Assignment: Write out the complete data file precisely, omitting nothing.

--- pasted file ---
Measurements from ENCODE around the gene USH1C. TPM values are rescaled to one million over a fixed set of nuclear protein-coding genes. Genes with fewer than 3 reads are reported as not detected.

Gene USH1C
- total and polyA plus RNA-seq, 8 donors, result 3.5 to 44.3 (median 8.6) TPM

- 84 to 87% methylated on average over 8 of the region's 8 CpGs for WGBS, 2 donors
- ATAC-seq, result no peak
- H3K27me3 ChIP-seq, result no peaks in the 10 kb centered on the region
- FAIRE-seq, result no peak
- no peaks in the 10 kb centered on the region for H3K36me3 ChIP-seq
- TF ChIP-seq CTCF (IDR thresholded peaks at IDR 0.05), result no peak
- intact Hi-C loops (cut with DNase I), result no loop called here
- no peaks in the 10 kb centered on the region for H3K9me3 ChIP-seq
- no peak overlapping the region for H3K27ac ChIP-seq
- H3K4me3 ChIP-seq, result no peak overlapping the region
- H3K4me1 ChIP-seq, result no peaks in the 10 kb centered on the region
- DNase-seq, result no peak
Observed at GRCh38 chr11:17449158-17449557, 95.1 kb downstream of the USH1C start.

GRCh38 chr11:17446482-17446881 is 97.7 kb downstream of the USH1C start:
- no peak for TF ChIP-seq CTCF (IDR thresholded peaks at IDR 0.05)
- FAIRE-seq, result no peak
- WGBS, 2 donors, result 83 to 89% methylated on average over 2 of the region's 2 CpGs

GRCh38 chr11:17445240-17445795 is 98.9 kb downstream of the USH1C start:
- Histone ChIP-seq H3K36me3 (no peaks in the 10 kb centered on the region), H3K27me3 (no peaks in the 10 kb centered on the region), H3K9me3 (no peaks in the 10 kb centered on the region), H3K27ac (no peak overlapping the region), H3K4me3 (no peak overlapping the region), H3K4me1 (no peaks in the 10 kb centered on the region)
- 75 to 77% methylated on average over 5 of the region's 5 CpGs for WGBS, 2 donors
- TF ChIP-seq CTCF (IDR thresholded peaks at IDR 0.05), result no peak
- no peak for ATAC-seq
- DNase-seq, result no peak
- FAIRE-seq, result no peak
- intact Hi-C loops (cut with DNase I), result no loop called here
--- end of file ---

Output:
Measurements from ENCODE around the gene USH1C. TPM values are rescaled to one million over a fixed set of nuclear protein-coding genes. Genes with fewer than 3 reads are reported as not detected.

Gene USH1C
- total and polyA plus RNA-seq, 8 donors, result 3.5 to 44.3 (median 8.6) TPM

- 84 to 87% methylated on average over 8 of the region's 8 CpGs for WGBS, 2 donors
- ATAC-seq, result no peak
- H3K27me3 ChIP-seq, result no peaks in the 10 kb centered on the region
- FAIRE-seq, result no peak
- no peaks in the 10 kb centered on the region for H3K36me3 ChIP-seq
- TF ChIP-seq CTCF (IDR thresholded peaks at IDR 0.05), result no peak
- intact Hi-C loops (cut with DNase I), result no loop called here
- no peaks in the 10 kb centered on the region for H3K9me3 ChIP-seq
- no peak overlapping the region for H3K27ac ChIP-seq
- H3K4me3 ChIP-seq, result no peak overlapping the region
- H3K4me1 ChIP-seq, result no peaks in the 10 kb centered on the region
- DNase-seq, result no peak
Observed at GRCh38 chr11:17449158-17449557, 95.1 kb downstream of the USH1C start.

GRCh38 chr11:17446482-17446881 is 97.7 kb downstream of the USH1C start:
- no peak for TF ChIP-seq CTCF (IDR thresholded peaks at IDR 0.05)
- FAIRE-seq, result no peak
- WGBS, 2 donors, result 83 to 89% methylated on average over 2 of the region's 2 CpGs

GRCh38 chr11:17445240-17445795 is 98.9 kb downstream of the USH1C start:
- Histone ChIP-seq H3K36me3 (no peaks in the 10 kb centered on the region), H3K27me3 (no peaks in the 10 kb centered on the region), H3K9me3 (no peaks in the 10 kb centered on the region), H3K27ac (no peak overlapping the region), H3K4me3 (no peak overlapping the region), H3K4me1 (no peaks in the 10 kb centered on the region)
- 75 to 77% methylated on average over 5 of the region's 5 CpGs for WGBS, 2 donors
- TF ChIP-seq CTCF (IDR thresholded peaks at IDR 0.05), result no peak
- no peak for ATAC-seq
- DNase-seq, result no peak
- FAIRE-seq, result no peak
- intact Hi-C loops (cut with DNase I), result no loop called here